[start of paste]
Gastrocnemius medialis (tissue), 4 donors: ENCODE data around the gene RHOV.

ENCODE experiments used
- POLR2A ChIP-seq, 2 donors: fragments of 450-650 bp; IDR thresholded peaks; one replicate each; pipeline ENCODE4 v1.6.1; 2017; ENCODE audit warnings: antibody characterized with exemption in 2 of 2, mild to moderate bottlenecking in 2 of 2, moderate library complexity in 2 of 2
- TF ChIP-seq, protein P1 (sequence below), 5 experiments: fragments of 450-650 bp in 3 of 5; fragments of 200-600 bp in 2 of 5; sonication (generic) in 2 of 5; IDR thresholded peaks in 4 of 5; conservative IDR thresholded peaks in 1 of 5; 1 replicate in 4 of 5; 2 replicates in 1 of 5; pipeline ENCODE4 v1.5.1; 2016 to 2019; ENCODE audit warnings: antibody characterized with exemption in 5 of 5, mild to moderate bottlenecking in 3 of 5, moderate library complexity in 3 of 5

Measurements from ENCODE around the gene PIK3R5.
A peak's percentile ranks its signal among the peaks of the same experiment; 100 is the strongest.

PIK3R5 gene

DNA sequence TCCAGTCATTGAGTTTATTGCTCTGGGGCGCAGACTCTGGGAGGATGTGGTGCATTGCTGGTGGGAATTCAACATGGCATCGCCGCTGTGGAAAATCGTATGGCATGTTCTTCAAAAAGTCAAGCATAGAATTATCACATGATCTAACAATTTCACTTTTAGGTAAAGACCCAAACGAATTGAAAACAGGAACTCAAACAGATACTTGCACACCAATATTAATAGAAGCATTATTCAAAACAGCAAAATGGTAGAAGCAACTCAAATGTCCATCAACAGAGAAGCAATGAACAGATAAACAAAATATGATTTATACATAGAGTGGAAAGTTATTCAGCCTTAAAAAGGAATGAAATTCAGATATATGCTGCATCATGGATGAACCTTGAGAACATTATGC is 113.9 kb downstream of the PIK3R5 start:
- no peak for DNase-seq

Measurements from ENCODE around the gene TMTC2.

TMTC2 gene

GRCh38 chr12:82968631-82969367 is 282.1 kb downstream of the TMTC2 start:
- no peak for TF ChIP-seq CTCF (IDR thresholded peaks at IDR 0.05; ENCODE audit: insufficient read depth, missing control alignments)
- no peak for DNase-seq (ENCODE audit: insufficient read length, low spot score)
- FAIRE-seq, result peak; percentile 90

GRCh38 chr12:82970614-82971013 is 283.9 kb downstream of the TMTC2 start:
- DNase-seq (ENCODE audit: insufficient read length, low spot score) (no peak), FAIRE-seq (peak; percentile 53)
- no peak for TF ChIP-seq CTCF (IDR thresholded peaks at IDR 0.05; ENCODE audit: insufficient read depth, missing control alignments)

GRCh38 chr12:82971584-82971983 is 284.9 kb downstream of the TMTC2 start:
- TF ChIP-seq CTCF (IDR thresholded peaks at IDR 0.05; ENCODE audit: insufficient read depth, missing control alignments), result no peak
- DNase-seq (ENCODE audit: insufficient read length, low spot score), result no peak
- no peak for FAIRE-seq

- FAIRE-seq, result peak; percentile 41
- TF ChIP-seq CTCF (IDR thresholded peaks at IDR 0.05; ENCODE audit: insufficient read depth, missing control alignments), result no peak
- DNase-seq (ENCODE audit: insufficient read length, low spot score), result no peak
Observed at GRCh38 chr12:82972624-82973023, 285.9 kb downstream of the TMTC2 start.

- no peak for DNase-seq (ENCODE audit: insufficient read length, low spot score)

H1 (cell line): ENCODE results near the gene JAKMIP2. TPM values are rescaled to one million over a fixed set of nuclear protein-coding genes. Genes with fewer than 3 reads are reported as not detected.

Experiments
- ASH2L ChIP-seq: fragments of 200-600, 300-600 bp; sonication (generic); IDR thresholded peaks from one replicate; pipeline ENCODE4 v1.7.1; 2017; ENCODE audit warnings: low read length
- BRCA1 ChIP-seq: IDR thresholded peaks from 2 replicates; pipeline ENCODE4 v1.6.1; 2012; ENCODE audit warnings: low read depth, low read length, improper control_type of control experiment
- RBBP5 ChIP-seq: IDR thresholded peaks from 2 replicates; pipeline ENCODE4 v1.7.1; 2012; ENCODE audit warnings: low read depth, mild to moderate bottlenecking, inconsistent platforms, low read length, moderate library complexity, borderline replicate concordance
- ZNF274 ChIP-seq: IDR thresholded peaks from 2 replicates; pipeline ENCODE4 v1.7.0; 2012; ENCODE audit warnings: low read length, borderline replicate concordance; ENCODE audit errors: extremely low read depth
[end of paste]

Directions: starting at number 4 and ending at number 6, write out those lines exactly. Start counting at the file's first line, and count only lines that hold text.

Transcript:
- TF ChIP-seq, protein P1 (sequence below), 5 experiments: fragments of 450-650 bp in 3 of 5; fragments of 200-600 bp in 2 of 5; sonication (generic) in 2 of 5; IDR thresholded peaks in 4 of 5; conservative IDR thresholded peaks in 1 of 5; 1 replicate in 4 of 5; 2 replicates in 1 of 5; pipeline ENCODE4 v1.5.1; 2016 to 2019; ENCODE audit warnings: antibody characterized with exemption in 5 of 5, mild to moderate bottlenecking in 3 of 5, moderate library complexity in 3 of 5

Measurements from ENCODE around the gene PIK3R5.
A peak's percentile ranks its signal among the peaks of the same experiment; 100 is the strongest.